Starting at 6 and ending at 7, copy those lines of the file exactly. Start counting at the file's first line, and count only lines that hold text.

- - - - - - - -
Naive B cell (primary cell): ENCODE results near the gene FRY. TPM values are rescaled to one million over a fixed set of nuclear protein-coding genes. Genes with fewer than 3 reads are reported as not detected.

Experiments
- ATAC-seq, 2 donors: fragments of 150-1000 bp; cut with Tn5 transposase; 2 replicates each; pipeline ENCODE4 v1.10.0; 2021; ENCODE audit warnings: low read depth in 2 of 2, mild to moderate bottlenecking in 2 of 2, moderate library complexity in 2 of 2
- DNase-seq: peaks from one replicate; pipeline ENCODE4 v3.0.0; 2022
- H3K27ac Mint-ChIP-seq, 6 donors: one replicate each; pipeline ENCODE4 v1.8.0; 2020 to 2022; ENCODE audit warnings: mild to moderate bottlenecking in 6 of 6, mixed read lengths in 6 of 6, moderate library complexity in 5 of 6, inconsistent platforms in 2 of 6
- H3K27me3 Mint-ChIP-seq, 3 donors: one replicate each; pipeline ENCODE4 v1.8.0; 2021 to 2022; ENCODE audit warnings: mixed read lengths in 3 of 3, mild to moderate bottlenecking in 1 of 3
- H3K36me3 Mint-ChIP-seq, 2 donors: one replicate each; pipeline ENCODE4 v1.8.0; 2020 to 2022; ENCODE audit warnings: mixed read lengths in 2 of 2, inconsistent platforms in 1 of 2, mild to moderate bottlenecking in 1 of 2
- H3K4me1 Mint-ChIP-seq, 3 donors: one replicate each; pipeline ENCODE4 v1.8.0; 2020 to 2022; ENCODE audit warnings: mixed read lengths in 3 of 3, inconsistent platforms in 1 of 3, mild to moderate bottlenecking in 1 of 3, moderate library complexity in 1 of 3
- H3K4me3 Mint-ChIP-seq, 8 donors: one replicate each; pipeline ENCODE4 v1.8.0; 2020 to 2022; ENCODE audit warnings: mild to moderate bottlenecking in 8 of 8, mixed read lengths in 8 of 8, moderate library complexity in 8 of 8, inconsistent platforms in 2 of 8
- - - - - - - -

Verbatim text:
- H3K27me3 Mint-ChIP-seq, 3 donors: one replicate each; pipeline ENCODE4 v1.8.0; 2021 to 2022; ENCODE audit warnings: mixed read lengths in 3 of 3, mild to moderate bottlenecking in 1 of 3
- H3K36me3 Mint-ChIP-seq, 2 donors: one replicate each; pipeline ENCODE4 v1.8.0; 2020 to 2022; ENCODE audit warnings: mixed read lengths in 2 of 2, inconsistent platforms in 1 of 2, mild to moderate bottlenecking in 1 of 2